Aberdeen International Airport is providing a good service for disabled passengers – but could do even better.
That is according to a new report that considers how airports treat people in wheelchairs as well as travellers with other accessibility issues, such as visual impairments, autism and dementia.
Regulator the Civil Aviation Authority (CAA), said up to 70,000 of the 3.5 million passengers who use the airport annually seek special assistance to navigate the hub, and there may be thousands more who do not ask for help.
The report rates the UK’s top 30 airports in three categories for accessibility – very good, good and poor.
Aberdeen International Airport (AIA) is rated “good” although last year – when the assessment was first done – the CAA wanted improvements, and believes these have now been carried out.
For example, the CAA asked AIA officials to ensure a helpdesk for disabled passengers is available whenever the airport is open, and that change was made.
Data for the new report was compiled in the 12 months to the end of March.
The CAA considered how long disabled passengers had to wait compared with other passengers, satisfaction levels among disabled passengers and how much airports consult with disability groups.
For top marks next year the CAA wants waiting times cut and still higher satisfaction levels, which it accepts are already good.
Airport managing director Carol Benzie said: “Putting the passenger first is at the core of our priorities and, as part of this, we are making a concerted effort to make the airport a more accessible and inclusive environment for all of our passengers.
“In line with this, we recently launched a new lanyard for passengers who have hidden disabilities, which has been very well received by passengers and their families. These optional lanyards act to discreetly highlight passengers, who may require additional assistance and considerations when travelling through the airport, to relevant staff members.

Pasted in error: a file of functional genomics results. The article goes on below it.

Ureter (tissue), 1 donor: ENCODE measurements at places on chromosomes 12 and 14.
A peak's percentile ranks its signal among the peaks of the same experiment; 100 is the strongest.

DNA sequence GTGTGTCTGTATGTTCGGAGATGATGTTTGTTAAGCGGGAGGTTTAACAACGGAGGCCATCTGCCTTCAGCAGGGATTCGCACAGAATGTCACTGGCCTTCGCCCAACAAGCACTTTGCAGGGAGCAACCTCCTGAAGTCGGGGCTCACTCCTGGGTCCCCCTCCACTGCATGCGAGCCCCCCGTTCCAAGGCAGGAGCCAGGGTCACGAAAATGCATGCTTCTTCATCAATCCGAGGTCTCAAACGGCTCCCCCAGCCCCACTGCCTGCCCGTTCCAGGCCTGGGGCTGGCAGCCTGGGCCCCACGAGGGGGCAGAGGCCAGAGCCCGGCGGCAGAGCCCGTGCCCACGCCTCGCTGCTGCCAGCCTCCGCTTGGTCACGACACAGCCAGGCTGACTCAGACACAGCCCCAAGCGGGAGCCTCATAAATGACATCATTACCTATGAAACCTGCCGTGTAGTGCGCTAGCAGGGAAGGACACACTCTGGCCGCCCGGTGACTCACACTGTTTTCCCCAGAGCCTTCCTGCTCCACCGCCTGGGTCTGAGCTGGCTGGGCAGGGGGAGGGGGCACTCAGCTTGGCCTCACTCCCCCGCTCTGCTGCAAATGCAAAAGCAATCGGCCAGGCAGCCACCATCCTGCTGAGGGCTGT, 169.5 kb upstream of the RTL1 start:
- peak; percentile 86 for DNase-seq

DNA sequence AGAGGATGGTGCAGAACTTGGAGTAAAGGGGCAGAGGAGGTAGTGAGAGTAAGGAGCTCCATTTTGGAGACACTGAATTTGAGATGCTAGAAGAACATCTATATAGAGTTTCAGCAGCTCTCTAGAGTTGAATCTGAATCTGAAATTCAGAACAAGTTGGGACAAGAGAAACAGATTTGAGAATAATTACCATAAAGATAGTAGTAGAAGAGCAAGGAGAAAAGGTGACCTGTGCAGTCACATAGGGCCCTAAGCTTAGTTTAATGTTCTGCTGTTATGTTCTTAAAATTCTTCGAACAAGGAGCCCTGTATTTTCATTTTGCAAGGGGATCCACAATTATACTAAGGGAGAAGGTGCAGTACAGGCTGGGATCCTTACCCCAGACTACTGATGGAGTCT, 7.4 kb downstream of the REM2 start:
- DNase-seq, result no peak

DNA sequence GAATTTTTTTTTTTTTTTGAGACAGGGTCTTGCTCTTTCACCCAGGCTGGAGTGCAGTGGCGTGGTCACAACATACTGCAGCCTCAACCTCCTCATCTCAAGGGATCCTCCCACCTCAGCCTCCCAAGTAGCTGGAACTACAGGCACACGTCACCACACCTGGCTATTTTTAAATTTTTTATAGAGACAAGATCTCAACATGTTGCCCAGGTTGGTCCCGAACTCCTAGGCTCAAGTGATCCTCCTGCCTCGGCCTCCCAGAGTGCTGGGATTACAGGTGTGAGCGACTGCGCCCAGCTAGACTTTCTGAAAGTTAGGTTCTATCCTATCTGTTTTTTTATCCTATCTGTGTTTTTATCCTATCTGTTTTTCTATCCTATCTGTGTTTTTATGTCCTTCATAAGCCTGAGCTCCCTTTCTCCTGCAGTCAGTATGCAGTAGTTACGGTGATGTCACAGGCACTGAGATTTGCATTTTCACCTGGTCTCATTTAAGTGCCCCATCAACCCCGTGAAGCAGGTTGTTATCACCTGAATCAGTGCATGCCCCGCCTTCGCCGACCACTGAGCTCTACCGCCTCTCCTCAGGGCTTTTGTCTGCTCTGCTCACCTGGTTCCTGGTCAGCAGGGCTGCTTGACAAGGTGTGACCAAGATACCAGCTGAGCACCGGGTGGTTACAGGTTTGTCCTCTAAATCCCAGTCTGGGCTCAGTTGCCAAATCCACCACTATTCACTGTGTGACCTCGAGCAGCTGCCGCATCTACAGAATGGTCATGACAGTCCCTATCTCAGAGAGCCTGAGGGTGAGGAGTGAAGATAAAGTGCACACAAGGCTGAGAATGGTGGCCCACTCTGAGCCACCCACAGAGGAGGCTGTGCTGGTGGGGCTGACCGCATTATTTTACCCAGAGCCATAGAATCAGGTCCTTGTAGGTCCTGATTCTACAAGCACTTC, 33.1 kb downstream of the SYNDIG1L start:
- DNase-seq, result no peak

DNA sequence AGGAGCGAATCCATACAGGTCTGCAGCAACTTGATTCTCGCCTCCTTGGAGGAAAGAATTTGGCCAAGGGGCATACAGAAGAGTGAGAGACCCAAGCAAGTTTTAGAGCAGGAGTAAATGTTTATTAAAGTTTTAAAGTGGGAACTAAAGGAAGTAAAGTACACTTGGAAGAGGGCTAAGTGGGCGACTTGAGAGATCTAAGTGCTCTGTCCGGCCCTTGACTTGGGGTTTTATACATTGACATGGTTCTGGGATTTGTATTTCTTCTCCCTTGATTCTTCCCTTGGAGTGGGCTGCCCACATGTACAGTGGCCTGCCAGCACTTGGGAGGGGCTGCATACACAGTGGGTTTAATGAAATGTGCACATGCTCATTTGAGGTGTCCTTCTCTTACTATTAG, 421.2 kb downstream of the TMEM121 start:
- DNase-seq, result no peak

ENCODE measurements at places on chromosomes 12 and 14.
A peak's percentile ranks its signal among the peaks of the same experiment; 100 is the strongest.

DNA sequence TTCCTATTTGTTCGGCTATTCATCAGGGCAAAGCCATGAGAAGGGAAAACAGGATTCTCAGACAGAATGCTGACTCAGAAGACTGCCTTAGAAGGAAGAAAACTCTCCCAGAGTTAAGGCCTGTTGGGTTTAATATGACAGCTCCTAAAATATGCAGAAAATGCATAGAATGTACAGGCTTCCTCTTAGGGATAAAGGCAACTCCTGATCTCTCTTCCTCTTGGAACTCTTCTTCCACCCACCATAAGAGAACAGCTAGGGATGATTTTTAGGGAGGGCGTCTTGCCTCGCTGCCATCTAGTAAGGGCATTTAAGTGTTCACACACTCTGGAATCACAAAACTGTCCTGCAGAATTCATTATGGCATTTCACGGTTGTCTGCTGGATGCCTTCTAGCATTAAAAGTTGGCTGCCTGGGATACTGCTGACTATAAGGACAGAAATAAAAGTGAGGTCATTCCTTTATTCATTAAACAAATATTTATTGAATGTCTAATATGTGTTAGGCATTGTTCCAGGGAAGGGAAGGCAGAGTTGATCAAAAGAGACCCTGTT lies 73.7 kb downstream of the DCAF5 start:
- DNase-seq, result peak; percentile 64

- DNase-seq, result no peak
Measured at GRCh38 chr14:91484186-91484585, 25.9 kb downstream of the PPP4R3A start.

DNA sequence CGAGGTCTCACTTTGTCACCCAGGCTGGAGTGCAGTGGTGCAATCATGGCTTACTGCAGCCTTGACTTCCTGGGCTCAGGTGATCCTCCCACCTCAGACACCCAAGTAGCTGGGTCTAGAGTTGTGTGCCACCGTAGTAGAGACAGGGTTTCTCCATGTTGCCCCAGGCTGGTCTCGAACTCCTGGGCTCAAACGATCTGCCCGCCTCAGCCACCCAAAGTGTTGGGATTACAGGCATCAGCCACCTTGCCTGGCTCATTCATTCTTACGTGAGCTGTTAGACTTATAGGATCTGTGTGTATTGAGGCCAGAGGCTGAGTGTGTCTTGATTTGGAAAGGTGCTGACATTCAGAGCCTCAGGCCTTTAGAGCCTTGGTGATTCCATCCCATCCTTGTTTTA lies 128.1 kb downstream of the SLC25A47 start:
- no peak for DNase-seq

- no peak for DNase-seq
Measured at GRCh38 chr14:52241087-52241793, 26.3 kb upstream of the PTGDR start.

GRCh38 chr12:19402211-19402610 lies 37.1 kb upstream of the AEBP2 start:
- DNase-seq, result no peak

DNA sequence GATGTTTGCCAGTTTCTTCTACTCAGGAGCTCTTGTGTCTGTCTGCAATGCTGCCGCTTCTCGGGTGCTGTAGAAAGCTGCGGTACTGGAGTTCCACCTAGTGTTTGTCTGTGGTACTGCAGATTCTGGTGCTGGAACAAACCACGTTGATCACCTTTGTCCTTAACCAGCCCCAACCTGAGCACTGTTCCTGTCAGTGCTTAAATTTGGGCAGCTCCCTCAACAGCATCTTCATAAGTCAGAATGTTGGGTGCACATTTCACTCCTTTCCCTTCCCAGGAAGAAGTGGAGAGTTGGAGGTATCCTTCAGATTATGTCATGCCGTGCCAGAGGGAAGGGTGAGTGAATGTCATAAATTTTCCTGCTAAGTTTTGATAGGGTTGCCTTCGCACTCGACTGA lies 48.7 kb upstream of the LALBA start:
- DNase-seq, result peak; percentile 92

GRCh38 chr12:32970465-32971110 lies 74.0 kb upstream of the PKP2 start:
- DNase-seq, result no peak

“We have also taken actions to provide blue-badge holders with the use of our car park drop-off and pick-up areas free of charge for up to 30 minutes; helping to make the entire passenger journey more accessible.
“Alongside these initiatives, we continue to work very closely with G4S, who provide our in-terminal special assistance services, with the aim to deliver an airport facility that is accessible to all.”
The CAA’s director of consumers and markets Richard Moriarty said: “Our surveys, along with the airports’ own studies, have shown high levels of satisfaction among disabled passengers and we have seen some examples of excellent service where assistance is well organised and delays are minimal.”
The UK Government’s Transport Secretary Chris Grayling said: “It is vital that everyone can access and use transport services, and the CAA is doing excellent work around this.
“It is encouraging to see the overwhelming majority of UK airports providing a good service for passengers with a disability.”
A spokeswoman for the Leonard Cheshire Disability charity, which provides services to help disabled people in Aberdeen, welcomed the report.
“Travelling can be stressful whoever you are, but having a disability should not prevent anyone being able to travel safely and with ease,” she said.
“What is key is that staff are available to provide assistance.
“These staff must be trained in disability awareness, and be sensitive and friendly to help disabled people navigate any barriers that may arise.”